Two news stories of significance to the property derivatives market broke this month. One was that broker ICAP is pulling out of trading property derivatives after a near six-year struggle to make money; the other, that LaSalle Investment Management is set up to start trading.
These announcements were in no way co-ordinated, but there is some irony that they occurred at around the same time. Which is the most important for the still-infant derivatives market and which gives the strongest sign about whether trading will continue?
ICAP had a well-resourced and well-respected team, led by Paul Rostas, who worked tirelessly to explain and promote the fledgling market’s possibilities. After advising Prupim on setting up £100m of sub-sector trades in December 2009, Rostas said his team made more than 250 presentations on the deal in the next year.
But the market failed to move forward in 2010. At its peak, in 2007 and 2008, more than £7bn of swaps were traded each year, but last year’s £1.65bn was the lowest volume for five years, sinking to a mere £192m of trades in Q4.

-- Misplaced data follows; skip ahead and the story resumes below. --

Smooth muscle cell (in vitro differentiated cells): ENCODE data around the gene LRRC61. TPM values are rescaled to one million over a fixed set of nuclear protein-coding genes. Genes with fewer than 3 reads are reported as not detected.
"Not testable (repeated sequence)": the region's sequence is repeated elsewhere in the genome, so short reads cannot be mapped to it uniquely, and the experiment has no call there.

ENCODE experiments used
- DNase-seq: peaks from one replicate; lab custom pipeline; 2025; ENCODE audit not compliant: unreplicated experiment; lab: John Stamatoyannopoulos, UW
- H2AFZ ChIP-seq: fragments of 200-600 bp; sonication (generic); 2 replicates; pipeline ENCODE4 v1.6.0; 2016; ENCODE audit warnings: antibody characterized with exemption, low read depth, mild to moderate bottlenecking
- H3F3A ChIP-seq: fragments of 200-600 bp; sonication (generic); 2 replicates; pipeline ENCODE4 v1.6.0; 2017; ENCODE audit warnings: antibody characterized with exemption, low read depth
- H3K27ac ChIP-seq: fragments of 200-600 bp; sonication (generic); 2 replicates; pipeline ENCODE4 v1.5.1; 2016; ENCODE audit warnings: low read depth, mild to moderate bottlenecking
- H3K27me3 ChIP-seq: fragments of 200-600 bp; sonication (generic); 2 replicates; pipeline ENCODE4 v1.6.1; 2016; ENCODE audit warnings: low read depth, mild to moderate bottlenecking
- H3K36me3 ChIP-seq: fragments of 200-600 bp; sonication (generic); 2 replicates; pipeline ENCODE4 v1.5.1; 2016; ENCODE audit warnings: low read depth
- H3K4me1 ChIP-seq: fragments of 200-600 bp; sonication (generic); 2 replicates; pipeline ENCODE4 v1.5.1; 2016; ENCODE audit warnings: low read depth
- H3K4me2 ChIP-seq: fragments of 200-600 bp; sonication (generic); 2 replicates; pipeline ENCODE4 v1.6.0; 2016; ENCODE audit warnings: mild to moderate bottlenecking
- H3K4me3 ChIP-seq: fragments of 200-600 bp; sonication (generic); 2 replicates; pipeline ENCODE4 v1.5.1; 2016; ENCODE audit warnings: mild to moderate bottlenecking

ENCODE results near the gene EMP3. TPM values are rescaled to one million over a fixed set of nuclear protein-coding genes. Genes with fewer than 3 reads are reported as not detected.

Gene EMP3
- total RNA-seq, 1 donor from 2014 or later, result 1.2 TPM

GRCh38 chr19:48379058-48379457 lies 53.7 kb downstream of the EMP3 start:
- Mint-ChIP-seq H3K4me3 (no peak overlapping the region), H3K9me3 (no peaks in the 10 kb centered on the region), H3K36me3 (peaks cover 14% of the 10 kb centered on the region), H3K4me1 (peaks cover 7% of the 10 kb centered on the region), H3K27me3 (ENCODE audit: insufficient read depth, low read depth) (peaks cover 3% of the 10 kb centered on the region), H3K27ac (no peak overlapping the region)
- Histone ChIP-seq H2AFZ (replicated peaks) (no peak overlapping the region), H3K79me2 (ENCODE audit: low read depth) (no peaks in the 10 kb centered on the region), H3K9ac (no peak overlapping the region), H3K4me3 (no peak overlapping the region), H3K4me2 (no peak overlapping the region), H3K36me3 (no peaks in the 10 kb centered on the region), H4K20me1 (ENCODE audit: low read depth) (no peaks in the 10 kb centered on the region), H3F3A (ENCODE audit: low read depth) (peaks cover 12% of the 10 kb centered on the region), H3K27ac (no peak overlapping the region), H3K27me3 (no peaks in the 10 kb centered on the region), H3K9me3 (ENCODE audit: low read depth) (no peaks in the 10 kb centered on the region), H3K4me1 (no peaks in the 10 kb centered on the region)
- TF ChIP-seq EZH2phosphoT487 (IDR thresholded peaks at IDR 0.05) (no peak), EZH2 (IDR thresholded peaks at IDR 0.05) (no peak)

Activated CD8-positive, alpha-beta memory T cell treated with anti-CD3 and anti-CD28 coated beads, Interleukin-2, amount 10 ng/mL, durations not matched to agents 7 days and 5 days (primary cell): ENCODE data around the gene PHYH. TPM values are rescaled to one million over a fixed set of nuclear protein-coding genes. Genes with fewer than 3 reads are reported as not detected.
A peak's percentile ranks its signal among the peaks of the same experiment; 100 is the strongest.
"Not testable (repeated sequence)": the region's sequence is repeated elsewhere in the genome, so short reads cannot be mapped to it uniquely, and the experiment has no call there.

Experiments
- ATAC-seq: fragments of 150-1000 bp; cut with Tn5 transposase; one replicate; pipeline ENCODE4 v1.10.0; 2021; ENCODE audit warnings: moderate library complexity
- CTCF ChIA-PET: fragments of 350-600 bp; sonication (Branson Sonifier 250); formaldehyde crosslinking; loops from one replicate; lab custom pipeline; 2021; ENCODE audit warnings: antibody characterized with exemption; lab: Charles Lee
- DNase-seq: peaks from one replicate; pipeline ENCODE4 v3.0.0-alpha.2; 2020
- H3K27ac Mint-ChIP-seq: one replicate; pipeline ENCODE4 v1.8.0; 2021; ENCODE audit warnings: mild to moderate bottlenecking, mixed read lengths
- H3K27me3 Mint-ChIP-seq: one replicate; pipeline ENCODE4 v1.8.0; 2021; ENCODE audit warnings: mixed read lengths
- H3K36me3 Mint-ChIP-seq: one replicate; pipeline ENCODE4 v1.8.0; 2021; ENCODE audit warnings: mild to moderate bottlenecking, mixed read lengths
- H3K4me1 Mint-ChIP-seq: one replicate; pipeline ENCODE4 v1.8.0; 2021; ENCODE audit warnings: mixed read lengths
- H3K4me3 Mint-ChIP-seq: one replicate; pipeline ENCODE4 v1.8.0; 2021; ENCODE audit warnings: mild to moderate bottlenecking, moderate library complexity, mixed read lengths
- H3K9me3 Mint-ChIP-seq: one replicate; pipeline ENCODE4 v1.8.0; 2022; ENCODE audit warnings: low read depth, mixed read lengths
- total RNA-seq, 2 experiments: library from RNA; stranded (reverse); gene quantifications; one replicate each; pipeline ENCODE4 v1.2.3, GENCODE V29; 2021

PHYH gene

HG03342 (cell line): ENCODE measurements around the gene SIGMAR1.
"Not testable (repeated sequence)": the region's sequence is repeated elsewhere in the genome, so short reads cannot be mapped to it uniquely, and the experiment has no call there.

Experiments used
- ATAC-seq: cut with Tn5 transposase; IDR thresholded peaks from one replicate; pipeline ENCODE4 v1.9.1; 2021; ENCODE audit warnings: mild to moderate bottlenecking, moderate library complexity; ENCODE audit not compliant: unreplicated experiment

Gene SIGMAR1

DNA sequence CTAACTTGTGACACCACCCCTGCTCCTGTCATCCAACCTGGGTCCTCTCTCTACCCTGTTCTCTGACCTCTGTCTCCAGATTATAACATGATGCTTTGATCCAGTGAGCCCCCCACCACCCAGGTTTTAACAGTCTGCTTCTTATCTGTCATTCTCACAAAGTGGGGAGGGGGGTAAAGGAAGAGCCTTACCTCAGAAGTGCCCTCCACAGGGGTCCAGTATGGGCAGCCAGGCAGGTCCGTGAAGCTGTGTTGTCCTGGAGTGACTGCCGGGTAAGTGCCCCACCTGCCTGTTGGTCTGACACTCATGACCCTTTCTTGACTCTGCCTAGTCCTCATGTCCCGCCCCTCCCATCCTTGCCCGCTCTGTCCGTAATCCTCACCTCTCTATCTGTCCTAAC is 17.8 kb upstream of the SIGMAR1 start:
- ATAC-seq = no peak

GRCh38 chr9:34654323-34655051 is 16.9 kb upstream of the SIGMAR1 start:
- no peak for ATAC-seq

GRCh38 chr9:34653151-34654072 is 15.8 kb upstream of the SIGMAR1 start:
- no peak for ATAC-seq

Outside the UK, there were no European trades. Uncertainty about forthcoming European regulation of over-the-counter swaps is making property companies and fund managers jittery – although it is interest rate and currency hedging, not property market hedging, which is affected.
At a Property Derivatives Interest Group meeting a year or so ago, Andy Martin, Strutt & Parker’s senior partner and Investment Property Forum stalwart, said what others had thought when he asked how long four brokers could carry on in a thin market which several banks had quit the year before, following the financial crisis.
ICAP throwing in the towel is his answer and another setback, if not for remaining brokers BGC and market leader CBRE-GFI. But LaSalle’s decision is potentially more significant and is encouraging because the market obviously needs more users, not more brokers, and LaSalle is one of the UK’s largest and most successful institutional property fund managers.
LaSalle is similar to the handful of other, let’s say more ‘cerebral’, institutional managers that supplement direct market options with derivatives use, notably Prupim and Legal & General Property. LaSalle also sees opportunities in the synthetic market for clients. Derivatives can hedge the impact of falling values by selling an index when it is expected to fall or to gain property exposure by buying an index when values are expected to rise.
They can be used to rebalance portfolios without needing to buy or sell direct assets, and to tilt towards favoured sectors or away from others expected to underperform. The questions are: If the right-priced opportunities arise, will LaSalle’s fund managers choose to use this market in any kind of volume? Will they turn interest into action, at a time when there are clear direct market opportunities? And when will more investment managers follow?